It’s been hiding in plain sight for the best part of four decades. I’ve only just noticed that Toyota used one letter ‘C’ to create the badge for the Space Cruiser.
That in itself isn’t a reason to create a blog post on Toyota’s van-based people carrier. However, the fact that there’s one for sale most certainly is. A 1988 Space Cruiser is going under the hammer at the forthcoming Barons Autumn Classic sale at Sandown Park. That said, the auction could be a victim of the new lockdown measures announced on Saturday.
For now, let us revel in what is a rare opportunity to buy a Toyota Space Cruiser. Launched in 1983, this was Toyota’s first people carrier. It arrived when the ‘minivan’ or MPV was in its infancy, hitting the market around the same time as the Mitsubishi Space Wagon and Nissan Prairie.
Meanwhile, in the US, Chrysler was forging its own path with the Plymouth Voyager and Dodge Caravan. On the other side of the Atlantic, Renault was readying the Espace. Families had never had it so good.
Until the mid-80s, parents in search of a seven-seater were restricted to van-based people carriers, minibuses or estate cars with flip-up rear seats. The Space Cruiser may have been a Hi-Ace van underneath, but to families accustomed to crowbarring teenagers into the third row of an Austin Montego estate, it must have been otherworldly.
It had a sliding rear door, so Dad could hang out of the side, cigar in mouth, mumbling something about loving it when a plan comes together. Mums loved the pair of sunroofs, so they could gaze into space thinking about what Russell Grant had predicted for them in that day’s Daily Mail. The kids loved the fact that eight seats meant they could take their mates along to the Wimpy bar for a Bender in a Bun.
If the Renault Espace had styling inspired by the French TGV, the Toyota Space Cruiser could pass as a four-wheeled Bullet Train. You could even fold the rear seats to create a huge double bed. Still want that overnight sleeper train to Toyota City?
The 1988 example being auctioned at the Barons Autumn Classic sale doesn’t have an MOT. Indeed, it hasn’t been on the road since 2017. “It starts and drives well, but will of course need some re-commissioning,” says the auction catalogue. All of which means the £2,000 to £3,000 guide price could be a tad optimistic.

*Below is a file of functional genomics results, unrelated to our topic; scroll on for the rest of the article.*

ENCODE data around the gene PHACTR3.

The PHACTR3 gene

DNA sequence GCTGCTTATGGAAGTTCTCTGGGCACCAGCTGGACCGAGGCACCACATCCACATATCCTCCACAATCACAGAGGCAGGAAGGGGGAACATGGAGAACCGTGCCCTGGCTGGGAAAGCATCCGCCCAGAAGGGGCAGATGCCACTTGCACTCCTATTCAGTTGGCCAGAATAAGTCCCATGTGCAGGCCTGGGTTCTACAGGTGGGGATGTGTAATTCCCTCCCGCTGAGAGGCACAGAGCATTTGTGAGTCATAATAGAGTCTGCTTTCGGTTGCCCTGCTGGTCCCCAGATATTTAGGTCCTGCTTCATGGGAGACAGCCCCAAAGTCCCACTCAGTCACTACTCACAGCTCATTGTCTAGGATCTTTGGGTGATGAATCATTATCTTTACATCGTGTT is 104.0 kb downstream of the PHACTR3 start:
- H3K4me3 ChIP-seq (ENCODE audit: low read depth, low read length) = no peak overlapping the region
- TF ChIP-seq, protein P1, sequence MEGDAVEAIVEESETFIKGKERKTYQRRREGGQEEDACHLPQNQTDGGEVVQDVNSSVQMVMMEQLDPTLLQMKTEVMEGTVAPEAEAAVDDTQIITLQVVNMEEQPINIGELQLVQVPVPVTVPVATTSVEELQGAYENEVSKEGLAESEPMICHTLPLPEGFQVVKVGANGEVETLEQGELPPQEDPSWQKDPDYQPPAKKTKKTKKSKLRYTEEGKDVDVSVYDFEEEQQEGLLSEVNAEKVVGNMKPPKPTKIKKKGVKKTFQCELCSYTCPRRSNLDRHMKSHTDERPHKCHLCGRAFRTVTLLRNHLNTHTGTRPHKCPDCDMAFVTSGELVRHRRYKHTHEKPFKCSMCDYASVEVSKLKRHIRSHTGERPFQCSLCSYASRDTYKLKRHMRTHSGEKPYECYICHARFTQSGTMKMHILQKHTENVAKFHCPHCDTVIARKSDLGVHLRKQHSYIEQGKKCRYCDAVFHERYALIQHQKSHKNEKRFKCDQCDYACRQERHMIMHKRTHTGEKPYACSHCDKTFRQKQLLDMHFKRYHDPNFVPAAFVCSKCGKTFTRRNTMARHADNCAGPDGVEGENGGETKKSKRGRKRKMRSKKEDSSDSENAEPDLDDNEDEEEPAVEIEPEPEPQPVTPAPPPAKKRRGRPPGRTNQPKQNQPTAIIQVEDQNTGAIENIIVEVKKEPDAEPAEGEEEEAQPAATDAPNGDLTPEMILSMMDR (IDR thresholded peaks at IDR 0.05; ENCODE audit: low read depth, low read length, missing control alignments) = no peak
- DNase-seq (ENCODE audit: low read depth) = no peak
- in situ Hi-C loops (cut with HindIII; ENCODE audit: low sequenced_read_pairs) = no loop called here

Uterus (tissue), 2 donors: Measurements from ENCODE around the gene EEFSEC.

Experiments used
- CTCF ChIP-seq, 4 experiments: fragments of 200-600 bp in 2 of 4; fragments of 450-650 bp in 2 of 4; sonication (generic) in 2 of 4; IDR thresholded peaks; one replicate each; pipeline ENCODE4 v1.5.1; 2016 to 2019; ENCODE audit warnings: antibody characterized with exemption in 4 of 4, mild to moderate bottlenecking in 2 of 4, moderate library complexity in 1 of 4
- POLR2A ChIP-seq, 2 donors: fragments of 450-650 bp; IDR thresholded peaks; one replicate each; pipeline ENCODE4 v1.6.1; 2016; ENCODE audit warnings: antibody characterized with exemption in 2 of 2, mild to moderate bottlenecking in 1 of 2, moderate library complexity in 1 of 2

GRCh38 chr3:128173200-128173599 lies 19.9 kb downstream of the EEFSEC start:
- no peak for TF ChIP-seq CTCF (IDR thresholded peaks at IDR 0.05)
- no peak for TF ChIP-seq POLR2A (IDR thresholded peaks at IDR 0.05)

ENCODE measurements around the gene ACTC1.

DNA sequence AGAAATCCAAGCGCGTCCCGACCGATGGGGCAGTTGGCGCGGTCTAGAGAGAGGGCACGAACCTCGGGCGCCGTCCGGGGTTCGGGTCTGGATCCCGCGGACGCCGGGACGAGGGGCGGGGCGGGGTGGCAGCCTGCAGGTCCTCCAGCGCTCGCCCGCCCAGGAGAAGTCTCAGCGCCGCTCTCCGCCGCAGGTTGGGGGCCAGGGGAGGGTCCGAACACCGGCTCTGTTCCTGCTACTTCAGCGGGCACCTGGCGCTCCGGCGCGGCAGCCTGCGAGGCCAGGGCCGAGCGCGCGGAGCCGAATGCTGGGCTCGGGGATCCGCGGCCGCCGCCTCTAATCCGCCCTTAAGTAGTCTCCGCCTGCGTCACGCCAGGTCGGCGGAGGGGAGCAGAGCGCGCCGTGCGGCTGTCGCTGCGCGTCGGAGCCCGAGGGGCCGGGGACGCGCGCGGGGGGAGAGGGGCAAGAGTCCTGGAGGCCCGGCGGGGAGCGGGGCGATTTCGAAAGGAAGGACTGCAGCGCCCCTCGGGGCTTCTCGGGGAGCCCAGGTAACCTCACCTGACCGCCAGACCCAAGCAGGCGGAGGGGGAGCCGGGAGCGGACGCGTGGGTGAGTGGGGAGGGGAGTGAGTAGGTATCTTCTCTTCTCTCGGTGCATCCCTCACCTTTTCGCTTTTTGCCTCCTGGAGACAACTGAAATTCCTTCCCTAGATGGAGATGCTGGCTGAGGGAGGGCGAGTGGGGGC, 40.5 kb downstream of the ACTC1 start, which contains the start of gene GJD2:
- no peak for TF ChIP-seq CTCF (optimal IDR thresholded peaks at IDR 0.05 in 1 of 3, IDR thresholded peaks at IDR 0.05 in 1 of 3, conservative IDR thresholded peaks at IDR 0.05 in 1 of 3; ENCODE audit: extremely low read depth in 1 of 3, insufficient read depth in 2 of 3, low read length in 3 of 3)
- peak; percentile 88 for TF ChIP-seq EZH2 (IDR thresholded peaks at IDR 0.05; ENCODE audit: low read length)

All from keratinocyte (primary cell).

On the plus side, it’s powered by the later 2.0-litre engine, rather than the weedy 1.8-litre unit. Not that you’ll be racing to Tammy Girl, FADS or Dewhurst before your neighbours in a CX, 507 or Montego. A 0-60mph time of 16.1 seconds makes a mockery of Barons’ headline misprint. This certainly isn’t a ‘Pace Cruiser’.
In 1990, the Space Cruiser made way for the Toyota Previa. By then, cars built from the ground up to serve as people carriers had cornered the market, before being forced to make way for the public’s obsession with SUVs.
Whether you’d be happy to ferry your children to school in a Space Cruiser is up for debate. That it deserves its place in the people carrier hall of fame is in no doubt. Come for the retro styling, stay for the rear-wheel drive handling, practical interior and, in some cases, the flash four-spoke alloy wheels from a Supra. Just watch for rust, the terrible ride quality and absence of safety credentials.
Not a fan of the Barons auction Space Cruiser? There’s another one for sale on eBay. Cooler than a Volkswagen Caravelle, right?
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Never noticed these and never realised that they were actually from the 80s, If I had to have one though I think it would be the Mitsubishi Space Wagon